“It’s a perfect storm on top of a perfect storm,” Beasley said. “And with the fertilizer crisis we’re facing right now, with droughts, we’re facing a food pricing problem in 2022. This created havoc around the world.”

“If we don’t get on top of this quickly — and I don’t mean next year, I mean this year — you will have a food availability problem in 2023,” he said. “And that’s gonna be hell.”

The World Food Program keeps sounding the alarm, but very few of us in the western world seem to be taking those warnings very seriously.

People are literally dropping dead from starvation in some areas of the globe right now, and a new report that the WFP just released says that there are 19 “hotspots” where we could see a “huge loss of life” between October and January…

World Food Programme (WFP) and the Food and Agriculture Organization of the United Nations (FAO) are out with a new report outlining countries that “are either already starving or on the brink of disaster.”

WFP and FAO found 19 hunger hotspots worldwide, with most countries in Africa, the Middle East, and even some in Central America. They call for urgent humanitarian action between October 2022 and January 2023 to avoid “huge loss of life.”

Afghanistan, Ethiopia, South Sudan, Somalia, Nigeria, Yemen, and Haiti are labeled “hotspots of highest concern,” facing catastrophic hunger levels.

The sort of famines that we were warned about are already starting to happen right in front of our eyes, but most people simply will not care as long as they are not going hungry themselves.

What those people do not realize is that this global food crisis is going to continue to spread.

As supplies of food get tighter and tighter, prices will continue to soar and shortages will become more common.

We truly are in unprecedented territory, and the pain that is ahead will greatly shock all of the lemmings that just kept assuming that everything would work out just fine somehow.

*  *  *

It is finally here! Michael’s new book entitled “7 Year Apocalypse” is now available in paperback and for the Kindle on Amazon.

Tyler Durden Thu, 09/29/2022 - 21:40

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Government

“Historic Levels Of Fraud”: US Watchdog Estimates $45.6 Billion Bilked From Pandemic Unemployment Program

"Historic Levels Of Fraud": US Watchdog Estimates $45.6 Billion Bilked From Pandemic Unemployment Program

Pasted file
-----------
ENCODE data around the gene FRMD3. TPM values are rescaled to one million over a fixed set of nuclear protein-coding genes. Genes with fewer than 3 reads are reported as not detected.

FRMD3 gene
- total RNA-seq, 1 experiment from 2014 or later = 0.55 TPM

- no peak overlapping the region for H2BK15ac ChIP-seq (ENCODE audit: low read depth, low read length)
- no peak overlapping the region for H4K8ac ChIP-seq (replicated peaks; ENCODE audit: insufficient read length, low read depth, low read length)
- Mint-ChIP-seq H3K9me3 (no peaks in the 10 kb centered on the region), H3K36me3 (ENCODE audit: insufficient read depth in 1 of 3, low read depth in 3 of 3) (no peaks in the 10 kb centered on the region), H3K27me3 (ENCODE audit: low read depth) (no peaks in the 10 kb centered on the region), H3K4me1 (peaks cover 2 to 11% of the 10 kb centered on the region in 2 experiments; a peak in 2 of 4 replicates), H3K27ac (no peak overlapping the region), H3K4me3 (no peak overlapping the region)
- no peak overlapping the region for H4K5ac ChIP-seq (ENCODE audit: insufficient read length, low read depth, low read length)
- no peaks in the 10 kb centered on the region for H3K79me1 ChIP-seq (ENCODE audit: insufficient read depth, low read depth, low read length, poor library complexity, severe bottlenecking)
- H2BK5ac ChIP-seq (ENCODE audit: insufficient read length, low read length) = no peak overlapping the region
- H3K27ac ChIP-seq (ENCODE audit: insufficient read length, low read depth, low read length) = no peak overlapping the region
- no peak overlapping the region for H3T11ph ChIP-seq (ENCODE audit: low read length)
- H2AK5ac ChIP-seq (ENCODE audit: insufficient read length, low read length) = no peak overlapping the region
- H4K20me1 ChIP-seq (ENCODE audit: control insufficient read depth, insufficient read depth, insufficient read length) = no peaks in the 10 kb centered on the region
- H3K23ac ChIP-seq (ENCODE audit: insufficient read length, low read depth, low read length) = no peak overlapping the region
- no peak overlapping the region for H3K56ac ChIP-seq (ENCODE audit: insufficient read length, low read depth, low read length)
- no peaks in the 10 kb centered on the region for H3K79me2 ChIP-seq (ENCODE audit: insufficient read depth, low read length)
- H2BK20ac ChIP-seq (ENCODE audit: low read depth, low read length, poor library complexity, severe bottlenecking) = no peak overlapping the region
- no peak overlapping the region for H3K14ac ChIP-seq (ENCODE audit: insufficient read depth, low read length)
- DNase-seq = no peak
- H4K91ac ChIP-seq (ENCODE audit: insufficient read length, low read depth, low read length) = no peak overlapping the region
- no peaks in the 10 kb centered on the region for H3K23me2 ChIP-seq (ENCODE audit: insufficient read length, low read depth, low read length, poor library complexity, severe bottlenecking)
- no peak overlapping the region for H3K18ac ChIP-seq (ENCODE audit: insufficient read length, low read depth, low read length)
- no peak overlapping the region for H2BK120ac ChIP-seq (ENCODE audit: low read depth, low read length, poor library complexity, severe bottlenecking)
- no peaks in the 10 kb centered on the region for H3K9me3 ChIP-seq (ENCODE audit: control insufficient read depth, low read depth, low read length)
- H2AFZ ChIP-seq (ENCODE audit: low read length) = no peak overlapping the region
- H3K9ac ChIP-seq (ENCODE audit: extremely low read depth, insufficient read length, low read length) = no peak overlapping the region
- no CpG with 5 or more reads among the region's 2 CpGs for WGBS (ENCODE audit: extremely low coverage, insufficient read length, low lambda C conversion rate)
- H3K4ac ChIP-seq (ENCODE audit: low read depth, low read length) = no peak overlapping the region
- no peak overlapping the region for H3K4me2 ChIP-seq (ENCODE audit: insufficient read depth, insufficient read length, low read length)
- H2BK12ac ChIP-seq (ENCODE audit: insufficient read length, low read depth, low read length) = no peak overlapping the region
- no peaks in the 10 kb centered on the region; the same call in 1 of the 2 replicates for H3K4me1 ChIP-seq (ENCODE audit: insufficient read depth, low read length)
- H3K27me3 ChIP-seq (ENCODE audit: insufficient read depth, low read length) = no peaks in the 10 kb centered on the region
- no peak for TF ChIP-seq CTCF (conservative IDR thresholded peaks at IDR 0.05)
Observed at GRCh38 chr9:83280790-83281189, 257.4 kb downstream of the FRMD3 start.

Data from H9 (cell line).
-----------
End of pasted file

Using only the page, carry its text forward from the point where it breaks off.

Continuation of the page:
A federal watchdog has found that…

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"Historic Levels Of Fraud": US Watchdog Estimates $45.6 Billion Bilked From Pandemic Unemployment Program

A federal watchdog has found that $45.6 billion may have been scammed out of the nation's unemployment program during the pandemic, as fraudsters used a variety of methods to commit fraud - including using the Social Security numbers of dead people, hard-to-trace emails, and the identities of prisoners who were ineligible for aid.

According to the Washington Post, a Thursday report by the inspector general for the Labor Department reveals that the program - which helped some 57 million families in the first five months of the crisis - became an easy target for criminals.

To siphon away funds, scammers allegedly filed billions of dollars in unemployment claims in multiple states simultaneously and relied on suspicious, hard-to-trace emails. In some cases, they used more than 205,000 Social Security numbers that belonged to dead people. Other suspected criminals obtained benefits using the identities of prisoners who were ineligible for aid.

But officials at the watchdog office warned their accounting still may be incomplete: They said they were not able to access more updated federal prisoner data from the Justice Department, and acknowledged that they only focused their report on “high risk” areas for fraud. The two factors raised the prospect that they could uncover billions of dollars in additional theft in the months to come. -WaPo